Custom shell scripts to automate merging of uploaded files, to generate
cracked/uncracked password/hash lists and .chr files for the team to
possibly reuse, and to make contest submissions (on cron).


We used the following wordlists:

JtR password.lst.

Previously-cracked passwords (both from contest hashes and others).

Manually-created contest-specific tiny wordlists based on analysis of
cracked contest passwords.

RockYou list (and "Top N" sub-lists from it to use with lots of rules).

Combinations of the above (e.g., contest-specific words concatenated
with RockYou Top 1000).

JtR Pro revision of all.lst (in addition to words in many languages,
includes a little bit of incremental mode and --external=Keyboard
output, which thus got subjected to wordlist rules).

Openwall collection revision of all.lst, insidepro_big (used by Dhiru).

"Various InsidePro "From Queue" dictionaries" (used by Matt)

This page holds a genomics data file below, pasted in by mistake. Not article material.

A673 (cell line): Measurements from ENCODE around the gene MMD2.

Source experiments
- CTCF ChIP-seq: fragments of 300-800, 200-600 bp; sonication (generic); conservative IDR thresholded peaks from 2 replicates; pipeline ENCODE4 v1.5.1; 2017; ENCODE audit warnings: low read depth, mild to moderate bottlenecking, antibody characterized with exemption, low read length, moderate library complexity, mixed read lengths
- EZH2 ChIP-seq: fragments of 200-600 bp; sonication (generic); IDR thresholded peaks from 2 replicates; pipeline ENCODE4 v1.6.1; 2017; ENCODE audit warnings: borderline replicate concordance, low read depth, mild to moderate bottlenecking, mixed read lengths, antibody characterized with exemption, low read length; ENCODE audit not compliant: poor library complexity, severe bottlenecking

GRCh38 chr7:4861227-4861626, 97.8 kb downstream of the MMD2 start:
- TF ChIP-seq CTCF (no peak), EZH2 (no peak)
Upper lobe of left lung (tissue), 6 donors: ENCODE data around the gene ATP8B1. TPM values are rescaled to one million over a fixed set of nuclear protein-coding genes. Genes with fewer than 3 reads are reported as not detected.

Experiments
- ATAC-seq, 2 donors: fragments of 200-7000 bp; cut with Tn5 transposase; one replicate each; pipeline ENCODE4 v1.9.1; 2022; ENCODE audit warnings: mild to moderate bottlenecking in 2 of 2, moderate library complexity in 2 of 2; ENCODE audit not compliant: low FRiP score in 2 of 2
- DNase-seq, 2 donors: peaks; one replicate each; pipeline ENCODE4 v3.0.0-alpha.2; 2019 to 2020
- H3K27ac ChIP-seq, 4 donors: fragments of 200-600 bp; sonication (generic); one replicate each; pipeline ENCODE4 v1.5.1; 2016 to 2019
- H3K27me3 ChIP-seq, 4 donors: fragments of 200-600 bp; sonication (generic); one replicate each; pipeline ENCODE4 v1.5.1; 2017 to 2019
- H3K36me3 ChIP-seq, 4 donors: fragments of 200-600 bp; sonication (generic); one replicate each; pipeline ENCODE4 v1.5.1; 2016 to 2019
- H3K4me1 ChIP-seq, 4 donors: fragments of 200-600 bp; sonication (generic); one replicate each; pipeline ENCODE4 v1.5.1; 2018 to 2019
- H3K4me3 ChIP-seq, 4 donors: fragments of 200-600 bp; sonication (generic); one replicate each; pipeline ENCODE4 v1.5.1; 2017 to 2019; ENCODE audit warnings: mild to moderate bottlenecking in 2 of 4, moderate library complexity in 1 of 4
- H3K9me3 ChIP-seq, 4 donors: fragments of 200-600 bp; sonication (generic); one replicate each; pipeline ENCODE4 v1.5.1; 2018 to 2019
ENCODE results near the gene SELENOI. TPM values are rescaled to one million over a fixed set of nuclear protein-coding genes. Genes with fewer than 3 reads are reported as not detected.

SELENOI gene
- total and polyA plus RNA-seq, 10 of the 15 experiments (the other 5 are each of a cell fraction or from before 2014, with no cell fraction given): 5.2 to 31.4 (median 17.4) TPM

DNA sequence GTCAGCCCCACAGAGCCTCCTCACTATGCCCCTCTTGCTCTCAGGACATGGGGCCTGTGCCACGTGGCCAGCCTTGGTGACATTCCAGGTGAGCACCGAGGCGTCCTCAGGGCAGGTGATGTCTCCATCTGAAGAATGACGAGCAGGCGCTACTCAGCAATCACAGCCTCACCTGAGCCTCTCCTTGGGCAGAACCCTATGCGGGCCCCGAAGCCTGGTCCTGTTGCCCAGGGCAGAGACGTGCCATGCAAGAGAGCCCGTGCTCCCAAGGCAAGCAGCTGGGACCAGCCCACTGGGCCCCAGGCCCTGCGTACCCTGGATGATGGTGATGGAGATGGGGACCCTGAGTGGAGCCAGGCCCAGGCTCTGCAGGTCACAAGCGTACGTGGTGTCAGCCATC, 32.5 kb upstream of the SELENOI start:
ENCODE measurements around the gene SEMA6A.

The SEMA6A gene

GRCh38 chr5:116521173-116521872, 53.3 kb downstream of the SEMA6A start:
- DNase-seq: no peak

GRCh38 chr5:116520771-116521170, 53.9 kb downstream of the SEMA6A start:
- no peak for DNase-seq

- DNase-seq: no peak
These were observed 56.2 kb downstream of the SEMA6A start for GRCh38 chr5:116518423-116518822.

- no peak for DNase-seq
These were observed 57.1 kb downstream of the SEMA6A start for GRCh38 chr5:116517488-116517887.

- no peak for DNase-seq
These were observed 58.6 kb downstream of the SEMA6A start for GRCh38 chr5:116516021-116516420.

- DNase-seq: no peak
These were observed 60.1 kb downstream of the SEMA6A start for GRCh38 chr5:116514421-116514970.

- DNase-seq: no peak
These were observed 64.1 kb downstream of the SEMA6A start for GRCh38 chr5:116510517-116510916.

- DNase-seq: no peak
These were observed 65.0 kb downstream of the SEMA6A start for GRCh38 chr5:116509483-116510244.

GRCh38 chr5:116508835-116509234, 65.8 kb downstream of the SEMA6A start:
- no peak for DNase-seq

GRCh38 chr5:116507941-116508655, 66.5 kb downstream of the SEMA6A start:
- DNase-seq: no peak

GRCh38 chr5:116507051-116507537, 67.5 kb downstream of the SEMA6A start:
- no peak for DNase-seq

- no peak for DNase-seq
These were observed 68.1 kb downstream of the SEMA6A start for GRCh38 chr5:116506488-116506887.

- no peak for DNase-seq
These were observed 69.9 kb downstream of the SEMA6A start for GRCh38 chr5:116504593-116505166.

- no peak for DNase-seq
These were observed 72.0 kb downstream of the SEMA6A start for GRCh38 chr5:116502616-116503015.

wikipedia-wordlist-sraveau-20090325 (late in the contest and against NTLM
hashes only, by Solar and Matt).

A large second-level domain name list, with rules adding com/net/org TLDs
after that pattern was identified in contest passwords.  (Other TLDs were
also probed, including all two-letter ones - no luck - so the focus was
made on just com/net/org, which proved to be correct.)

Perhaps many others.

	Team building and management.

We (team john-users) did not prepare for the contest at all.  Solar
decided to participate and invited others to join roughly 12 hours
before contest start.

Thus, people were joining during the first day of the contest (when some
of us were already cracking the hashes).  Solar was completing setup of
the file exchange server, creating accounts, adding SSH keys,
troubleshooting some team members' login issues, etc. during the
contest.  We used an OpenVZ container with and on an Owl system
(Openwall's Linux distro), with per-person accounts and some shared
directories, with file permissions set/adjusted during the contest as
needed - and eventually with some scripts on cron.  Solar also setup a
private mailing list for discussions internal to the team; by the end of
the contest, we had 11 subscribers (most of them active team members,
some not - we gave everyone a chance).

The coordination was very loose, largely because of the lack of advance
planning, because Solar was also one of the primary people to actually
attack the hashes (leaving a lot less time for coordination), because it
is hard and often unreasonable to avoid overlap (avoiding it costs